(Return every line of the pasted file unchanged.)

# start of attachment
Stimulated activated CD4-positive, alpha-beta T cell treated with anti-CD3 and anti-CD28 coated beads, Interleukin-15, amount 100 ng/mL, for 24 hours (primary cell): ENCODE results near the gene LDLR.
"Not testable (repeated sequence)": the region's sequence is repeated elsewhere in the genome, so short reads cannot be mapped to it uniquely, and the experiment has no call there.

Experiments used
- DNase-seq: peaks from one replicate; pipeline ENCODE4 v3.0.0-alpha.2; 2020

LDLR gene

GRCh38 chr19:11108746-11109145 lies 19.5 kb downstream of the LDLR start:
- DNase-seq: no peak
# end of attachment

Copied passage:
Stimulated activated CD4-positive, alpha-beta T cell treated with anti-CD3 and anti-CD28 coated beads, Interleukin-15, amount 100 ng/mL, for 24 hours (primary cell): ENCODE results near the gene LDLR.
"Not testable (repeated sequence)": the region's sequence is repeated elsewhere in the genome, so short reads cannot be mapped to it uniquely, and the experiment has no call there.

Experiments used
- DNase-seq: peaks from one replicate; pipeline ENCODE4 v3.0.0-alpha.2; 2020

LDLR gene

GRCh38 chr19:11108746-11109145 lies 19.5 kb downstream of the LDLR start:
- DNase-seq: no peak